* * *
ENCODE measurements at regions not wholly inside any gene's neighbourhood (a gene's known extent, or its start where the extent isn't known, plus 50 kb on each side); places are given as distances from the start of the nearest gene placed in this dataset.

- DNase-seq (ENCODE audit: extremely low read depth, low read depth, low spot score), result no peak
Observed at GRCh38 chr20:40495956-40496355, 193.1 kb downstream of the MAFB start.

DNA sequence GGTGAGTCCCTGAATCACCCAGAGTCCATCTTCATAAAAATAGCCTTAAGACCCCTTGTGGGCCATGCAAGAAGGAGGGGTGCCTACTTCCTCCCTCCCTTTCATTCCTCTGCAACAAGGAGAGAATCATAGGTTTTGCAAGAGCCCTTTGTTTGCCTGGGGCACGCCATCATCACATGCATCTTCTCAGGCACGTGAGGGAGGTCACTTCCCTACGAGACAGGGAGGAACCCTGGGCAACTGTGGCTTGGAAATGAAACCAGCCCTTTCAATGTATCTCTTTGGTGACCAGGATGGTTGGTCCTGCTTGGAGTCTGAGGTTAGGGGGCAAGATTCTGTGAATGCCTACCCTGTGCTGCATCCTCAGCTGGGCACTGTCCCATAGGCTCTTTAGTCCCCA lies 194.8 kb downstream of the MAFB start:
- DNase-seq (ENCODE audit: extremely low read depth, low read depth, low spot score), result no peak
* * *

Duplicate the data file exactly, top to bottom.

ENCODE measurements at regions not wholly inside any gene's neighbourhood (a gene's known extent, or its start where the extent isn't known, plus 50 kb on each side); places are given as distances from the start of the nearest gene placed in this dataset.

- DNase-seq (ENCODE audit: extremely low read depth, low read depth, low spot score), result no peak
Observed at GRCh38 chr20:40495956-40496355, 193.1 kb downstream of the MAFB start.

DNA sequence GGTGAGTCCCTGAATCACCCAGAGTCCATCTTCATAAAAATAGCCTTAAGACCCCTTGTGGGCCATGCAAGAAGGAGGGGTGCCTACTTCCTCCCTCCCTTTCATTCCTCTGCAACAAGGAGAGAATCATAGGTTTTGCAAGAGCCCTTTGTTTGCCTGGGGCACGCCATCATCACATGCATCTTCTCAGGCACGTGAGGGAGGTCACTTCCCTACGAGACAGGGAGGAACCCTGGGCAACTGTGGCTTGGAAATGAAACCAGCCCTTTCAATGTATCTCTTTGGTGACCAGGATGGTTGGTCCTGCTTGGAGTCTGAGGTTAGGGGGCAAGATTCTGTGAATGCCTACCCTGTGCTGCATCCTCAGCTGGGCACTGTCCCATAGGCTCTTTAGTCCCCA lies 194.8 kb downstream of the MAFB start:
- DNase-seq (ENCODE audit: extremely low read depth, low read depth, low spot score), result no peak